The boss calls you into his office and shares with you good news: you’ve earned a promotion and a raise. But whether those extra dollars you’ll earn remain in your bank account or if they’re already burning a hole in your pocket could mean the difference between becoming a self-made millionaire or not.
That observation comes from Mike Finley, author of Financial Happine$$ (thecrazymaninthepinkwig.com). The book outlines his journey to financial literacy and the principles and practices that allowed him to retire from the U.S. Army a wealthy man. The following are among the common money traps he learned to avoid:
1. Living paycheque to paycheque
“It’s very easy to raise our living expenses to equal our paycheques, especially when we see others doing the same,” Finley says. “But those people end up creating no wealth over time because they spend their money on depreciating assets that basically delete their wealth gradually.”
Living below your means, on the other hand, can help you achieve wealth, even if it means you don’t look the part — something that can be difficult to pull off if you don’t have a healthy dose of self-esteem, Finley says.
He recommends saving at least 20% of your gross paycheque. “It comes down to paying yourself first and immediately and then teaching yourself to live on what remains instead of spending what comes in and saving whatever’s left, which is often little to nothing...By learning about compound interest and how that builds money over time, passive income can one day overcome your earned income.”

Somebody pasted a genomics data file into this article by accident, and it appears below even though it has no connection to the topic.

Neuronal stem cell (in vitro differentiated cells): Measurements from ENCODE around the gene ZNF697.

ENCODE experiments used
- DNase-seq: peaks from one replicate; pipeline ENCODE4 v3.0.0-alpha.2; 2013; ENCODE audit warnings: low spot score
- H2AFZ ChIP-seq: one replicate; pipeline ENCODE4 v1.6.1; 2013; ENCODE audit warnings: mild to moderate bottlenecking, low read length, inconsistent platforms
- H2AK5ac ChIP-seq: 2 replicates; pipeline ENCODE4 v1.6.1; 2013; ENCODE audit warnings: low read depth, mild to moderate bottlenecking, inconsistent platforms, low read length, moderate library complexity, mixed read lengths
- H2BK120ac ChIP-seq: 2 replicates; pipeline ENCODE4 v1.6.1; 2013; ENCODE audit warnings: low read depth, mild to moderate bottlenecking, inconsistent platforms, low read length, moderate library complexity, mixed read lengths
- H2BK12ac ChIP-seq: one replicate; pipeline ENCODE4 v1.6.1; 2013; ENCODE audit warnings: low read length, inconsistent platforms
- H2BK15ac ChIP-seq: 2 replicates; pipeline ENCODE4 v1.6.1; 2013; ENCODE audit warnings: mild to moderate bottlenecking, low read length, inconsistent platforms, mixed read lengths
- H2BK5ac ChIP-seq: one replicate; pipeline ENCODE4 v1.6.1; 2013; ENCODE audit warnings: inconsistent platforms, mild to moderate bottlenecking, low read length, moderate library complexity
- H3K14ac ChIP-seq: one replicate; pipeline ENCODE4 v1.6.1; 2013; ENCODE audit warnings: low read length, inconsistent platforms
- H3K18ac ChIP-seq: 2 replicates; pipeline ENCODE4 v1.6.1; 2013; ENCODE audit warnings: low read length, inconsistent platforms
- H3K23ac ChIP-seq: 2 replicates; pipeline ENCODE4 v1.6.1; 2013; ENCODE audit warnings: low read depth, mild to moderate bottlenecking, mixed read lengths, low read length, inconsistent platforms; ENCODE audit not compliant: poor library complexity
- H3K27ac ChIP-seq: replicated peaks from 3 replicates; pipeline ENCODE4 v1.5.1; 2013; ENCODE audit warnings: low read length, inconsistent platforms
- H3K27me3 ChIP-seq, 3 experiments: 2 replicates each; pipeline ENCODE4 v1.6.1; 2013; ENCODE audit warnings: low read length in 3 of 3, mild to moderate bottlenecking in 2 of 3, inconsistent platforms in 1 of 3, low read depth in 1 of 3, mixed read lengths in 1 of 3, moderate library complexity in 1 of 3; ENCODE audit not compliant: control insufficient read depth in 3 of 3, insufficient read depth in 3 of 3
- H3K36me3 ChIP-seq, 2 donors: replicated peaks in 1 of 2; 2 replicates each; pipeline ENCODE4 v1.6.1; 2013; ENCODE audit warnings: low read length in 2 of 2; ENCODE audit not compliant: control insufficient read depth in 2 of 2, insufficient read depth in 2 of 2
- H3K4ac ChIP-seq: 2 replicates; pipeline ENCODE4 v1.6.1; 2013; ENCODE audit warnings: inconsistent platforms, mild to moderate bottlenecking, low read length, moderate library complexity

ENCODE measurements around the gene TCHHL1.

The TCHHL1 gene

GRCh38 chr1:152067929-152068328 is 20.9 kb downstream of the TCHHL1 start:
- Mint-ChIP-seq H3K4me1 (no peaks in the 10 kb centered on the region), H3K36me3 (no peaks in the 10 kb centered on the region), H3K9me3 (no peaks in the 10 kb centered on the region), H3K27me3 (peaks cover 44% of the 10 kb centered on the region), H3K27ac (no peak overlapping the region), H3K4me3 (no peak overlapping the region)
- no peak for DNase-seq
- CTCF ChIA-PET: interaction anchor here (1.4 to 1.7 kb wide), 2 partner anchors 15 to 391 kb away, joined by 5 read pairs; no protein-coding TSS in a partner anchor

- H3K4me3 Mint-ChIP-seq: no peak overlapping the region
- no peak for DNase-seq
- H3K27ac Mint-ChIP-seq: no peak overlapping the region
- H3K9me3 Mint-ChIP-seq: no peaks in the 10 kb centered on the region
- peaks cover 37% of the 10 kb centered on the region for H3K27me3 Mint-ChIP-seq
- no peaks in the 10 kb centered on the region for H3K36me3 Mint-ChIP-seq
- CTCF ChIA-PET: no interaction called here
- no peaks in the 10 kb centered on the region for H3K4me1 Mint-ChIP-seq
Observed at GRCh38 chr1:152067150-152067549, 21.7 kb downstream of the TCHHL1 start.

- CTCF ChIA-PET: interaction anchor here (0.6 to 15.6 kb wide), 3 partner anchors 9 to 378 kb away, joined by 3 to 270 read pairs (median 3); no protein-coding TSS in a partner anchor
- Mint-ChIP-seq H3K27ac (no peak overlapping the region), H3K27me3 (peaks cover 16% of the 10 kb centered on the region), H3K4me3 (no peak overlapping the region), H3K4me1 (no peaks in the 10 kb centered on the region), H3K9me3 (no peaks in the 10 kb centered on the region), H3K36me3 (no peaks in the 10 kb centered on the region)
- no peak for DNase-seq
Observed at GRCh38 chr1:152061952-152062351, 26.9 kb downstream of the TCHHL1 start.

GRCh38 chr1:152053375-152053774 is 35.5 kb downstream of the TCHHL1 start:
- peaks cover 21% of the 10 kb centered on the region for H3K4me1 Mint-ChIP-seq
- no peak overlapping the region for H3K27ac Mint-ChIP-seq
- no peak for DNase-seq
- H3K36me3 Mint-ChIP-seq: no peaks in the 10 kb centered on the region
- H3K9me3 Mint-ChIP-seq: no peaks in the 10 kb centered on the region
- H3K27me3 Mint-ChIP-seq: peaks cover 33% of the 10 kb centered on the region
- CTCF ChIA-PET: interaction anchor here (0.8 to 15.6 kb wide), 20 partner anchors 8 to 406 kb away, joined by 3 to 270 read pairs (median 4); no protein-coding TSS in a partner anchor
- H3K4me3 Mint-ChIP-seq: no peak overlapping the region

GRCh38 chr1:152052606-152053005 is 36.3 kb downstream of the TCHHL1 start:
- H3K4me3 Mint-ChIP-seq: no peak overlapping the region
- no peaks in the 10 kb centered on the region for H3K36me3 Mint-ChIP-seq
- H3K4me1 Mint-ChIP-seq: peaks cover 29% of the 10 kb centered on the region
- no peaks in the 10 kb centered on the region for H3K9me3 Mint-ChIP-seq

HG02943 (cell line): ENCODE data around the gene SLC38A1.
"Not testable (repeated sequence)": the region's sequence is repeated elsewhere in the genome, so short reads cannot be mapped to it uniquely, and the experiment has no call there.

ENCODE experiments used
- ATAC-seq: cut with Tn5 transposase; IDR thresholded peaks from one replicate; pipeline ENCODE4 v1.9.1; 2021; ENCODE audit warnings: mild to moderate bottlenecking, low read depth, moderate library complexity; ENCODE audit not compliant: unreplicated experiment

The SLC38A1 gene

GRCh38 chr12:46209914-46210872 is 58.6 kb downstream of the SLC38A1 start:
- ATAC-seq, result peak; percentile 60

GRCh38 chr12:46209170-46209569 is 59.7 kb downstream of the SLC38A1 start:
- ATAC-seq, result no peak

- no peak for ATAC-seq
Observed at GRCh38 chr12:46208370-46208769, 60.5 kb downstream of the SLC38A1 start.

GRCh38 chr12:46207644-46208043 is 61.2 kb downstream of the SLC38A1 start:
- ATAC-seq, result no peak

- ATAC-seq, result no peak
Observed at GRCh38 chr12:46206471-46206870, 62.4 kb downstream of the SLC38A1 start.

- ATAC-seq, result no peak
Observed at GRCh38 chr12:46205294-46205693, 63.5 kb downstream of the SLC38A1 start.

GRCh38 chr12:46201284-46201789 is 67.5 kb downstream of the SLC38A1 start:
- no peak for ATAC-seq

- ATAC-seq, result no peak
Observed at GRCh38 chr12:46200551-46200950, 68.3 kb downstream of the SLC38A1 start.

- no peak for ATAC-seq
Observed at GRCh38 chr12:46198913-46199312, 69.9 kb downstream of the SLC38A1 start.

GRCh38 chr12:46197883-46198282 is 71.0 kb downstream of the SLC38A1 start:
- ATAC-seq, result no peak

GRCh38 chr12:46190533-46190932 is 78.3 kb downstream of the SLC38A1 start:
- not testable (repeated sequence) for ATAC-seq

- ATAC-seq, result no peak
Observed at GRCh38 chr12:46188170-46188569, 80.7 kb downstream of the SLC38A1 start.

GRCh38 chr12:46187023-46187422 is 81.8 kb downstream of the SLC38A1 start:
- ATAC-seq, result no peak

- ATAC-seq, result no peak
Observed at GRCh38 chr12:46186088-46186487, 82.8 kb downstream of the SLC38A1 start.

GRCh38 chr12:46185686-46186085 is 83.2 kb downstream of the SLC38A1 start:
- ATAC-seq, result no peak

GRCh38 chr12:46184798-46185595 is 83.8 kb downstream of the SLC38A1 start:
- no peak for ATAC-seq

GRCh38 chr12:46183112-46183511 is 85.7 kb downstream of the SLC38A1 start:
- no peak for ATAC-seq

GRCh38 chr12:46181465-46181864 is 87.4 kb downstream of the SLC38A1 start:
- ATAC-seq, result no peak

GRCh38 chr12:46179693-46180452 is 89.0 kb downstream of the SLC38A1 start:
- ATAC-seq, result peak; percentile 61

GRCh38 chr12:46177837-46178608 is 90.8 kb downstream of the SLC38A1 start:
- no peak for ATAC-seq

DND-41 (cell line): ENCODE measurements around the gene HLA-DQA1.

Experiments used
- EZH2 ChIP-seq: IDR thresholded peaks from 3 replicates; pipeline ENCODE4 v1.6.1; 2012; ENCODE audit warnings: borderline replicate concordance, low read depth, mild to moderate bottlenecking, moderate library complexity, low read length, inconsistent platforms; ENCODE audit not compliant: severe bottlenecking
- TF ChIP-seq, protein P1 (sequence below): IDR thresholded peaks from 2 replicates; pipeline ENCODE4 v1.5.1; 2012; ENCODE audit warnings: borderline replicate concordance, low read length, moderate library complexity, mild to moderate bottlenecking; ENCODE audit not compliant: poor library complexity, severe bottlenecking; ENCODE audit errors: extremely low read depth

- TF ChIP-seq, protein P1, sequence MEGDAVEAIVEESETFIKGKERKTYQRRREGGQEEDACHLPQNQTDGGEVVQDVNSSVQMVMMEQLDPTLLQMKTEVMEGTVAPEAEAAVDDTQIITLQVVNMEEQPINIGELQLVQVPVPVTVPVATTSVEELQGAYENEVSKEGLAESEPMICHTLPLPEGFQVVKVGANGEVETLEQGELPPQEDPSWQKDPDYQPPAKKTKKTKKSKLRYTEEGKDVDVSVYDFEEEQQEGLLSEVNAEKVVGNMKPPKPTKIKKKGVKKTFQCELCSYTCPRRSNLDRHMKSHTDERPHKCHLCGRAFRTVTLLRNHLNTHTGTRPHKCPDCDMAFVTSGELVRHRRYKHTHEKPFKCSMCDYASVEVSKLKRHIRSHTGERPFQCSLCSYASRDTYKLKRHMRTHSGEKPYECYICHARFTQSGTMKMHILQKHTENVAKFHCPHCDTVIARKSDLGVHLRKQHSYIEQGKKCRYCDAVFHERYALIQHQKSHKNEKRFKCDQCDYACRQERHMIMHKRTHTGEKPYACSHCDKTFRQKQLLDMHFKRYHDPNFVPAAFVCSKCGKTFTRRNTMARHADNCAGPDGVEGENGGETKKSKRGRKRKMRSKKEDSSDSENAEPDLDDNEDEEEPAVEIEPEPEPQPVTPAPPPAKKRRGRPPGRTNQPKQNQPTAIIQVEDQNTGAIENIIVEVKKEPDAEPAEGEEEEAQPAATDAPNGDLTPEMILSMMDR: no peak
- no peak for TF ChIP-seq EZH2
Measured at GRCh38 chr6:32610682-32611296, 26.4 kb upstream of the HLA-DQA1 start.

2. Work a job you hate and spend your free time buying happiness
If your job doesn’t bring you self-fulfilment, if you’re unhappy or downright miserable at work, you may find yourself trying to buy happiness when you clock out.
But doing so creates a vicious circle: the more you buy, the more debt you rack up and the greater the need to work at the job you dread. “Stop spending money and start saving money. Doing so will provide you an exit from the world you don’t want and into a world you do want,” Finley says.
3. Make the appearance of wealth a top priority
The material trappings of a faux lifestyle matter to far too many people and ironically will lead them in the opposite direction of financial freedom, Finley maintains.
“When you grow up poor, (those material trappings of wealth) tend to serve as a security blanket that you never really had in your life. You have to stand back and think about what you really want in your life. Chasing after that illusion of wealth is not going to get you there.”
On his quest to becoming a self-made millionaire, Finley realized the journey is about much more than money for most.
“It’s a transformative process: you’re reaching for more money but really what people are reaching for is deeper meaning to their life and an understanding how they fit, what they want to be and who they want to be in life.”